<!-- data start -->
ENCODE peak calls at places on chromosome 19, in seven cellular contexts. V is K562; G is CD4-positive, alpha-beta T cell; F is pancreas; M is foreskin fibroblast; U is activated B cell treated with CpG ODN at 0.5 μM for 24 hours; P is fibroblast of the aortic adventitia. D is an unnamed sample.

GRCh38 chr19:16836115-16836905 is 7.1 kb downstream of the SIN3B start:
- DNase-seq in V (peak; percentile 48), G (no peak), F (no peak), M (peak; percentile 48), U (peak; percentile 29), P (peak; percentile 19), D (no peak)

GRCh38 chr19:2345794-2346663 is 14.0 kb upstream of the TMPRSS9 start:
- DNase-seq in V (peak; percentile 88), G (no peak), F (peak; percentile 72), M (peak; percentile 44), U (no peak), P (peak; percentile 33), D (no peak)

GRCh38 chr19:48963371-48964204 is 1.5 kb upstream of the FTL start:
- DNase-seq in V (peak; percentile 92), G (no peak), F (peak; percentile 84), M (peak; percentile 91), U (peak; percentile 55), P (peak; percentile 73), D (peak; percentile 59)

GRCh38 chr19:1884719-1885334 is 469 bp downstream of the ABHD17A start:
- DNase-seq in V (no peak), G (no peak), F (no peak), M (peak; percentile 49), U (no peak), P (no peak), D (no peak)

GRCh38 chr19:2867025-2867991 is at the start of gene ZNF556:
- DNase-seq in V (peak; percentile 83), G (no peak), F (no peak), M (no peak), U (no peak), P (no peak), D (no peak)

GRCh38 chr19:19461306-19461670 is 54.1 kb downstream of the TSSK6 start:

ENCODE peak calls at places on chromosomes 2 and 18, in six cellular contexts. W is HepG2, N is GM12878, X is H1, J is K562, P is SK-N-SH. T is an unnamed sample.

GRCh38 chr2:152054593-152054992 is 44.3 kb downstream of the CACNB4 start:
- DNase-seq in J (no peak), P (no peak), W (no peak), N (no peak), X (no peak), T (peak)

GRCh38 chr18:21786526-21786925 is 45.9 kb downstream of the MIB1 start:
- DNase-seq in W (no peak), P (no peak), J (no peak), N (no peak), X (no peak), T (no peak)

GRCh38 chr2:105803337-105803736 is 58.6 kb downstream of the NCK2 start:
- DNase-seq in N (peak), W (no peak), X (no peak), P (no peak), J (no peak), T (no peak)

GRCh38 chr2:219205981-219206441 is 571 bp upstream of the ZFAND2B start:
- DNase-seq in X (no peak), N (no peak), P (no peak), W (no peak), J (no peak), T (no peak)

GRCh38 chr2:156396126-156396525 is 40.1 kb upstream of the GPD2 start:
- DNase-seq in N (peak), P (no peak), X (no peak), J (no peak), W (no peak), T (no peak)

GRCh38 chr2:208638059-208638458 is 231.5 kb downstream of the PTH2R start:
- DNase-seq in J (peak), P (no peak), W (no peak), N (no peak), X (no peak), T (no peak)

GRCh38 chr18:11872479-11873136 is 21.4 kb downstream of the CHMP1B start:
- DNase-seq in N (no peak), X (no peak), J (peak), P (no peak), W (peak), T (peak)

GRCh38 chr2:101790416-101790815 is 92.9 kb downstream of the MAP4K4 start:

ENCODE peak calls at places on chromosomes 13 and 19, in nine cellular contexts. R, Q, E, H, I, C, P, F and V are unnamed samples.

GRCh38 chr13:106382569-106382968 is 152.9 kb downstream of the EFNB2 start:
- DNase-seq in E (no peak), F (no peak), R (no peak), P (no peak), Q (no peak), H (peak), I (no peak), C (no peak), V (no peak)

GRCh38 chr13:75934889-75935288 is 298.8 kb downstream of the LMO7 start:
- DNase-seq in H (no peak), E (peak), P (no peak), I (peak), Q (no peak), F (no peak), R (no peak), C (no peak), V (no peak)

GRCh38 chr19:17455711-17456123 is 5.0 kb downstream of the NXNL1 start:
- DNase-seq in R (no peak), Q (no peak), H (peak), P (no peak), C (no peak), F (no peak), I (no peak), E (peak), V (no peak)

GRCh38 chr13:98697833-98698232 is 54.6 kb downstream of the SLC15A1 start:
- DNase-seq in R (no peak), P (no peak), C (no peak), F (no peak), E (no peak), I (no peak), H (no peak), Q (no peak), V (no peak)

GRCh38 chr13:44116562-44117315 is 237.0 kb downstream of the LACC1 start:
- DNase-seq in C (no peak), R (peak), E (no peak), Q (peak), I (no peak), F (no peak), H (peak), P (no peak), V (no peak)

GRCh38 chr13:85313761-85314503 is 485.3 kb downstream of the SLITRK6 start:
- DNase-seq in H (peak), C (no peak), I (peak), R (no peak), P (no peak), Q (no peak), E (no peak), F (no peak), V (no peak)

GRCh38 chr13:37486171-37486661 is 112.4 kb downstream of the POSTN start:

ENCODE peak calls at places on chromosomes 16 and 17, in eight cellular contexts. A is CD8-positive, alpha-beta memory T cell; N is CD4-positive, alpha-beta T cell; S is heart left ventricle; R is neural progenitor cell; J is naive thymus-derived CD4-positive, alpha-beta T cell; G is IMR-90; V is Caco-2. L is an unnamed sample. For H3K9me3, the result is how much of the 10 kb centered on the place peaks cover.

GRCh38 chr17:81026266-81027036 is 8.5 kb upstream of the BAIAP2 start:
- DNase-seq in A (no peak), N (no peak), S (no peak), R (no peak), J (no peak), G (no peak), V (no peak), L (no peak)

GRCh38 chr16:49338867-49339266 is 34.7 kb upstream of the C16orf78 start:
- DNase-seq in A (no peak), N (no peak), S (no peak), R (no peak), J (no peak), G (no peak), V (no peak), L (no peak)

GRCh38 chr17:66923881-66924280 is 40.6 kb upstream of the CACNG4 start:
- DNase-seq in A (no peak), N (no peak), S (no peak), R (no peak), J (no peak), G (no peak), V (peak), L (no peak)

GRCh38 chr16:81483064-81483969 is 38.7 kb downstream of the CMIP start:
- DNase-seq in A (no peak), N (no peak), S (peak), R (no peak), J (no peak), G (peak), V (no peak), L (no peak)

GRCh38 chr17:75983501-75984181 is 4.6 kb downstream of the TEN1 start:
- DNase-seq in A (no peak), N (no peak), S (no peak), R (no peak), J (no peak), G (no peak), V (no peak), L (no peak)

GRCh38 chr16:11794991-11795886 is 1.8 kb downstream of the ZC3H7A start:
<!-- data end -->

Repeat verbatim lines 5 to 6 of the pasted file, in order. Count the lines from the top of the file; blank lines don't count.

- DNase-seq in V (peak; percentile 88), G (no peak), F (peak; percentile 72), M (peak; percentile 44), U (no peak), P (peak; percentile 33), D (no peak)

GRCh38 chr19:48963371-48964204 is 1.5 kb upstream of the FTL start: